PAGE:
One can only hope the Obama Administration understands this. Its first unclassified report is not a minor event. It will either redeem the reputation of the U.S. government and U.S. intelligence community or undermine it in ways that may take decades to recover from. Every error, every overstatement or fact in that first report that does not prove out over time, will impact on U.S. credibility indefinitely into the future. The limits and flaws in what that initial report says will fuel every anti-American conspiracy theory in the region. So will any failure to constantly follow up the report by further validating it will undermine its credibility where it proves to be correct.

This time, we must not only get it right the first time. We must prove to the world we are right again and again. We also need to back firmly away from the overblown rhetoric that Secretary Kerry has used to date. Short policy statements are one thing. Intelligence reports and factual white papers are another. We need to be cautious enough to show our actions are not based on a rush to judgment or propaganda. We need to show we are not repeating the mistakes of 2002-2003 in Iraq. We need to push the state of the art in releasing information to the very limit of what we can do without sacrificing our intelligence capabilities.

The pressures involved are already clear. Russian and Syrian denial, splits within the Arab League, and conspiracy theory after conspiracy theory in the region. The worst, if not the sickest, of these illustrate the challenges we face. It is not simply the idea that the Syrian rebels and/or the U.S. have carried an attack to justify U.S. action; it is that Israel somehow carried out the attack and/or secretly is manipulating the U.S. by feeding the U.S. false intelligence. The good news that most regional and western variants on this theme have limited their rhetoric to being anti-Israel without referring to Jews in the broader sense and being overtly anti-Semitic. The bad news its that if we prove to be wrong – or even to have made overstatements that can be partially discredited – we will not be able to separate the end result from its impact on Israel and on or Arab allies who back us in the action we take and will have to deal with the worse conspiracy theories and pressures from Islamist extremists that follow.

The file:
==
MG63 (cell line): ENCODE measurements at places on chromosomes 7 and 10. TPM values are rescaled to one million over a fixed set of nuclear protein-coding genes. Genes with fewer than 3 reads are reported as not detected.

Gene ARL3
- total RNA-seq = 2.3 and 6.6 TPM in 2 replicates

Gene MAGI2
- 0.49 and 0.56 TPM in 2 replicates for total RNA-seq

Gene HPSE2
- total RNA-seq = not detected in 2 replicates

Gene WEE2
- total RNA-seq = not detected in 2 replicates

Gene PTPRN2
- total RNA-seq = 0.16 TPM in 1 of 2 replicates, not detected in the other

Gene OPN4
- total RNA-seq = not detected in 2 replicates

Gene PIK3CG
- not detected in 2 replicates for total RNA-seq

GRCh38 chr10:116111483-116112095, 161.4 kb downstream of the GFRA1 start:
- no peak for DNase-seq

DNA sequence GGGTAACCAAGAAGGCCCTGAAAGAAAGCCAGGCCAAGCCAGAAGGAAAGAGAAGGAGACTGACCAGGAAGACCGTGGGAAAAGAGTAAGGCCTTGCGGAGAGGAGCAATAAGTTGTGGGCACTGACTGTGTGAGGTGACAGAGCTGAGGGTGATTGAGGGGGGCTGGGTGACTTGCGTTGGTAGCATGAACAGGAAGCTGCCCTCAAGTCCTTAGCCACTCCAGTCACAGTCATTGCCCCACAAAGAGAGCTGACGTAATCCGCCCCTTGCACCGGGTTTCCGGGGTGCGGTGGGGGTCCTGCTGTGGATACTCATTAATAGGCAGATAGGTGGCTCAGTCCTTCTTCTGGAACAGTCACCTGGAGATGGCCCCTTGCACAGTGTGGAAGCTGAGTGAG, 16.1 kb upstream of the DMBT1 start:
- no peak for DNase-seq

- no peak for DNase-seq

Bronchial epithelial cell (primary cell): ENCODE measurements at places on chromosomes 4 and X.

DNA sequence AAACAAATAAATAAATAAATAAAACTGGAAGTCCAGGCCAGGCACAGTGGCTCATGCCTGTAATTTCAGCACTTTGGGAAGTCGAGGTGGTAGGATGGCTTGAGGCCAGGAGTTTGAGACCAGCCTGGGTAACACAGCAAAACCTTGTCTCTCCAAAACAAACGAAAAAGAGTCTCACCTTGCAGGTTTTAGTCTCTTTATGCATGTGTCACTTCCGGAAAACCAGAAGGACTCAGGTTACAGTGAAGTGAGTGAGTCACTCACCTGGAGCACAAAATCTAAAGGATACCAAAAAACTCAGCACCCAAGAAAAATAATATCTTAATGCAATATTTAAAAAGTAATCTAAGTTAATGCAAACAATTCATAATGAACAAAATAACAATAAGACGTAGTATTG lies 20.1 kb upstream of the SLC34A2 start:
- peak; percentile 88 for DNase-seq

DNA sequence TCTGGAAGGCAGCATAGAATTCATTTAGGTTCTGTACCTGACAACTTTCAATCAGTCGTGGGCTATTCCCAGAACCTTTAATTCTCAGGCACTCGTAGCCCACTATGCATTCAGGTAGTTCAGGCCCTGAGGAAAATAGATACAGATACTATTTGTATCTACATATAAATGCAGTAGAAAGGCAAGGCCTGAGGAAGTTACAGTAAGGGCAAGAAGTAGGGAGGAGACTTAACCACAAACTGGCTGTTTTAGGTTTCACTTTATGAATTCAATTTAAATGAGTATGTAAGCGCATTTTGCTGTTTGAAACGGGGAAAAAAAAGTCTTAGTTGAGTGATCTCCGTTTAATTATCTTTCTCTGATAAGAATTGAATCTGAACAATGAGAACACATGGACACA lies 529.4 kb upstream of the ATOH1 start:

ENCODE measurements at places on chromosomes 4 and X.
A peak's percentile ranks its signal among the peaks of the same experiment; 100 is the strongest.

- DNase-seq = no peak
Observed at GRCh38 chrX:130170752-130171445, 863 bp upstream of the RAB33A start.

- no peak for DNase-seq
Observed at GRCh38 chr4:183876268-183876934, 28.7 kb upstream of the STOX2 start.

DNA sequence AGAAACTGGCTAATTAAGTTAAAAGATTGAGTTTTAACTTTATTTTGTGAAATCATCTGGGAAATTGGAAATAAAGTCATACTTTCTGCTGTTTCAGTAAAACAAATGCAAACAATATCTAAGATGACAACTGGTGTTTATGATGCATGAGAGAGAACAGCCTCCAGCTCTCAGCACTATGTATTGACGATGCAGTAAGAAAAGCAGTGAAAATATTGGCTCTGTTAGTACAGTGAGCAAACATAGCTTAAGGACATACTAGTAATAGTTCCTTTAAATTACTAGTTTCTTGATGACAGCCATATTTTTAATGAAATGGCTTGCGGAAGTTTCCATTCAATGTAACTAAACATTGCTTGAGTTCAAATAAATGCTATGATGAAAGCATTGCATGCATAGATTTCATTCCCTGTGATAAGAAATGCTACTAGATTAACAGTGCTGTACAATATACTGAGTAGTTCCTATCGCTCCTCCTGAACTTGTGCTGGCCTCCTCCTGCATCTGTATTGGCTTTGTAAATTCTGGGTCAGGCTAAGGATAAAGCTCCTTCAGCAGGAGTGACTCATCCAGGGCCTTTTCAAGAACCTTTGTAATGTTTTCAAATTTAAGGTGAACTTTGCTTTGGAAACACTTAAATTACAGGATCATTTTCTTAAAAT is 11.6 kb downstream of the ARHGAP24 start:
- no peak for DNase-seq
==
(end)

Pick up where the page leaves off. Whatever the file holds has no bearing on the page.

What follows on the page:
None of this is a reason not to act. All of it is a reason to see the U.S. intelligence effort and unclassified reporting in the context of American credibility in the region and the world. It is a reason to be factual and objective. It is a reason to back away from overstatement, propaganda, and emotional appeals. There are times when “strategic communications” needs to let the facts – and the uncertainties – speak for themselves.

Equally important, the sudden need to come fully to grips with Syrian possession of chemical weapons raises the broader issue of how to establish a lasting base of American credibility on issues like weapons of mass destruction. The U.S. should not wait for a crisis to communicate key threats like the growing proliferation of missiles and chemical, biological, radiological, and nuclear weapons. 
The U.S. should never again repeat this rush to credibility or get trapped into releasing a rushed and poorly drafted summary of an NIE on Iran – a release that still prejudices U.S. arguments about the Iranian nuclear problem. It should not rely on a few paragraphs in an annual testimony to Congress by the Director of National Intelligence that the press barely covers and even most “experts” do not seem to read.

In the past, the U.S. dealt with critical national security issues by having the U.S. intelligence community putting out annual reports on Soviet Military Power and on World Military Expenditures and Arms Transfers. It used to put out an annual “blue book “on proliferation, missiles, and weapons of mass destruction. It did not indulge in childish exercises about the cost of such reports and the “burden” on the U.S. intelligence community of having it talk to the American people and the world.

The current crisis over Syrian use of chemical weapons cannot possibly be adequately treated by one rushed, interim report. It will need constant follow up and press statements that inform rather than dodge. The Obama Administration does, however, need to go much further. It needs to see the U.S. intelligence community as a key way of informing the world, of building up trust in U.S. policy and intelligence statements, and in moving U.S. strategic communications from spin to convincing truth. In today’s world of instant mass communications, lies, and conspiracy theories; intelligence cannot succeed by keeping the secrets; it can only succeed by using them.

Anthony H. Cordesman holds the Arleigh A. Burke Chair in Strategy at the Center for Strategic and International Studies (CSIS) in Washington, D.C.

Commentary is produced by the Center for Strategic and International Studies (CSIS), a private, tax-exempt institution focusing on international public policy issues. Its research is nonpartisan and nonproprietary. CSIS does not take specific policy positions. Accordingly, all views, positions, and conclusions expressed in this publication should be understood to be solely those of the author(s).